Inspired by The Power of Poison, this year’s Origami Tree features a collection of nearly 800 wicked, wild, and wonderful origami models, including this cobra.
Fun fact: doctors are testing the venom of the India monocellate cobra (Naja kaouthia) for use against arthritis. It has been used as a traditional remedy against the ailment for thousands of years.
See more amazing models here.
Among the Museum library’s rare books is a silk-covered album containing over 100 beautiful hand-painted butterflies on a dozen plates produced sometime between 1830 and 1871.
A fine example of Chinese trade art intended for Western consumption, the book is important for two reasons.
Keep reading here.
Name: Hemlock (Conium maculatum)
Also Known As: Poison Hemlock, Devil’s Bread, Beaver Poison, or Poison Parsley
Found in: Europe, North Africa, and Asia. Hemlock grows near streams and pools of standing water, especially along the borders of pastures and cropland.
This toxin disrupts messages between the nervous system and the muscles, causing “ascending muscular paralysis.” Within hours after consumption the heartbeat slows, and paralysis begins in the lower legs, moving up to the waist and lungs. The mind remains alert until death is very near.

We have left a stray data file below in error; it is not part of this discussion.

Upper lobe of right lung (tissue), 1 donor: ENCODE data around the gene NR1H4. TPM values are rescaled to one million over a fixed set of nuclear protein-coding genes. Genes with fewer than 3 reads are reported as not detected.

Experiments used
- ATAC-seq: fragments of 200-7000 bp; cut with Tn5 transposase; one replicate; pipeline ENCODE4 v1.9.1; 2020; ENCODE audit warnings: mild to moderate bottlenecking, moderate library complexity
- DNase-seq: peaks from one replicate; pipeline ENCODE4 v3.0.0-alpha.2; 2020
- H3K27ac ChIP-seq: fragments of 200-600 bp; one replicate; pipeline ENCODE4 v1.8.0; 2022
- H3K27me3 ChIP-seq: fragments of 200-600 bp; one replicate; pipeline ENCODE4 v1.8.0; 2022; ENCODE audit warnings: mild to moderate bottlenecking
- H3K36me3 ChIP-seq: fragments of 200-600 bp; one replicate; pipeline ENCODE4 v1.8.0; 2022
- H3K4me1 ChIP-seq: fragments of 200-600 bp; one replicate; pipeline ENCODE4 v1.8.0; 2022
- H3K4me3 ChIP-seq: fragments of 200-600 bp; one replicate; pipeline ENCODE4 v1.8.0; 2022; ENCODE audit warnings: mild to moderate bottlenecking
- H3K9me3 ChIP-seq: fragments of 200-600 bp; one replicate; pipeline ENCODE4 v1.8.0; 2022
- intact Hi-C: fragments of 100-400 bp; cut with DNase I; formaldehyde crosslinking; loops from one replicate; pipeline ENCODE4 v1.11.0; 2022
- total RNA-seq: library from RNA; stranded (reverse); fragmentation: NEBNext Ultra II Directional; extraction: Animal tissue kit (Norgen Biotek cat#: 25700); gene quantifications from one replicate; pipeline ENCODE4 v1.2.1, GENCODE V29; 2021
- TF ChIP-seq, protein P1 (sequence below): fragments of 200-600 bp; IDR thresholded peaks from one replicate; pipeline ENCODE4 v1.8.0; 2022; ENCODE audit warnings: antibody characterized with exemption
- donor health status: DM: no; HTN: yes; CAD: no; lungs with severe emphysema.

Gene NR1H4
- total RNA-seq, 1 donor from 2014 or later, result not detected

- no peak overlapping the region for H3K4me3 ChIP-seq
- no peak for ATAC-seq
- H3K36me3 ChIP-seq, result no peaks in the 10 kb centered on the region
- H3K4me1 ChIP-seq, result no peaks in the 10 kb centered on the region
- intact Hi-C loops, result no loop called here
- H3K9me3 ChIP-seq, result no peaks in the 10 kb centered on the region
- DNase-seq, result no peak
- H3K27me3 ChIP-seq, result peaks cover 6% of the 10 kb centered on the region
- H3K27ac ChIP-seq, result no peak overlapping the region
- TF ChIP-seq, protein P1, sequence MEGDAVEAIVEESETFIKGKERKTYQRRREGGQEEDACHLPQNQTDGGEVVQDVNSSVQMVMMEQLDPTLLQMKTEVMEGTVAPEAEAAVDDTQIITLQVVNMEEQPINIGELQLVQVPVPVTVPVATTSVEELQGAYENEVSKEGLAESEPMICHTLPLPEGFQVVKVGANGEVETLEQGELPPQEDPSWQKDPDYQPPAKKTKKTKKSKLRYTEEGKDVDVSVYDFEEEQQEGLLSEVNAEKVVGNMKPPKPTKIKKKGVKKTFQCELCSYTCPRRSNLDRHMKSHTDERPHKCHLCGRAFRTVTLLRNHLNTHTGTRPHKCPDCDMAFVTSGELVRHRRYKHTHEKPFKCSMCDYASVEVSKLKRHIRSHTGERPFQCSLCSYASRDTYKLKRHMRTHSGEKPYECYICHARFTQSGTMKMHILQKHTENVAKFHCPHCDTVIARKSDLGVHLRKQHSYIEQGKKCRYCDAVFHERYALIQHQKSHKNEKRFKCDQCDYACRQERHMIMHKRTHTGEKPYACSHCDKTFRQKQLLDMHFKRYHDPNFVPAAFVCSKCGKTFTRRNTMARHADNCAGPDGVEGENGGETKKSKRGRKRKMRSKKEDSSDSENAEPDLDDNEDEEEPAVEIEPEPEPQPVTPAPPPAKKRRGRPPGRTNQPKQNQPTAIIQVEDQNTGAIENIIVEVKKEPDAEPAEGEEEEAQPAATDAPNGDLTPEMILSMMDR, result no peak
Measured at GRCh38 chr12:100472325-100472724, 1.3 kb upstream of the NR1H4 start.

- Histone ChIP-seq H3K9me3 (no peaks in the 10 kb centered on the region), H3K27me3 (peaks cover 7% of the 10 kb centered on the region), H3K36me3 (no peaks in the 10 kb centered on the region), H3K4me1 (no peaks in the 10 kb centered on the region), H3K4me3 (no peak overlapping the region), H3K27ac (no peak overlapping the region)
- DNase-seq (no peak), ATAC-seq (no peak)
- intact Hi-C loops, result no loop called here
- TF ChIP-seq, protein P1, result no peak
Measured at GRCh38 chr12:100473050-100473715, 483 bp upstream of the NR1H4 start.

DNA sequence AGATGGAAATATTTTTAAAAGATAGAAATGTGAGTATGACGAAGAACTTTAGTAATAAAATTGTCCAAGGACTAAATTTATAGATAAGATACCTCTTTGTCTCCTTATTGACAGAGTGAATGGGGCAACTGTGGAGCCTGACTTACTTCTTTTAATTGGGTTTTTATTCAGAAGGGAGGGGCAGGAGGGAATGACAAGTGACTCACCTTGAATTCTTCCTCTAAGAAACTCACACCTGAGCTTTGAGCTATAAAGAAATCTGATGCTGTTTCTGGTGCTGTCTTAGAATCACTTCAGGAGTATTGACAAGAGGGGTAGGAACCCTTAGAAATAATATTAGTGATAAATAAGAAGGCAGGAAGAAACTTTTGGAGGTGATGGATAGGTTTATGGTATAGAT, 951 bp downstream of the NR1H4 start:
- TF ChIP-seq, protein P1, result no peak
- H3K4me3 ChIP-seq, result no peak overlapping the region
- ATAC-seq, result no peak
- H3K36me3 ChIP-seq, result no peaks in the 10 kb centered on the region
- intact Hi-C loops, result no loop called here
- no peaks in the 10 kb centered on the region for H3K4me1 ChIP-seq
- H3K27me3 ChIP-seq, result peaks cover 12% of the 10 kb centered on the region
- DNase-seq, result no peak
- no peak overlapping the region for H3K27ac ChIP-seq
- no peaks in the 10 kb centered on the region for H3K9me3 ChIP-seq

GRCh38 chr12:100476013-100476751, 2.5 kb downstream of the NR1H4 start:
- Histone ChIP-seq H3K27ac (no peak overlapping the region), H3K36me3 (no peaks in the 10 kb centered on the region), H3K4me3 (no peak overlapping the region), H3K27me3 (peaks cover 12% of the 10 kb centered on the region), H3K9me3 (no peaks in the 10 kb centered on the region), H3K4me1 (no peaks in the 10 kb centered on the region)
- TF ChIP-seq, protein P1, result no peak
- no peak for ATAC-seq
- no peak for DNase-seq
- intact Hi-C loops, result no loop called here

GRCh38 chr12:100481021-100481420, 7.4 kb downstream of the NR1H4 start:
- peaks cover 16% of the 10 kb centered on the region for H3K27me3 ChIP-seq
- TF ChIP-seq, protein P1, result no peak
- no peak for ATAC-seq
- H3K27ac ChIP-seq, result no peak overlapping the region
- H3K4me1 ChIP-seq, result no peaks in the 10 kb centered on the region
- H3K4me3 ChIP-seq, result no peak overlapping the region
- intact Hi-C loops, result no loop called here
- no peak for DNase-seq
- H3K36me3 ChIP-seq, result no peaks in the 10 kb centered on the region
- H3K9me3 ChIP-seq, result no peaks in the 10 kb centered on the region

Poison Plus: In 339 BC, after being accused of corrupting young Athenians with his radical ideas, the philosopher Socrates was sentenced to the death penalty—a cupful of poison hemlock.
Learn more in The Power of Poison.
From the Archives: Kids visit Cold Hands, Cold Feet, a temporary exhibition on view in 1956 that told the “story of how man has managed to keep his extremities warm in winter.”
A mountain lion for your Monday
These flower-like anemones are no shrinking violets—they’re deadly predators. Without the ability to see or swim, they rely on their poisonous tentacles to snare prey. (Don’t worry, clownfish have a special adaptation—a thick layer of mucus—that protects them from the anemone’s poison).
And, as it happens, venoms from various anemone species are currently being studied for potential uses to treat cancer (Entacmaea quadricolor), obesity, and multiple sclerosis (Stichodactyla helianthus).
See these colorful creatures in The Power of Poison.
It’s Turkmen Culture Day today at the American Museum of Natural History. See displays of jewelry and traditional clothing, crafts, and live music from Turkmenistan, which was one of the gateways along the legendary Silk Road.
(via Weekend To-Dos at the Museum for 12/7 and 12/8: Origami, Whales, and Turkmen Culture Day)
The venom of the Chilean rose tarantula (Grammostola rosea) contains multiple toxins, which may help it immobilize and digest prey, as well as deter predators. But a bite from this spider would not cause a person serious harm.
In fact, humans might get help from this arachnid: an extract from tarantula venom called GsMtx-4 appears to help regulate heartbeat and may one day be used in medicine. In diseased or damaged hearts, calcium enters heart cells through stretch-activated channels, triggering heart spasms. The spider drug blocks these channels, causing the heart to beat more steadily.
See a live one in The Power of Poison.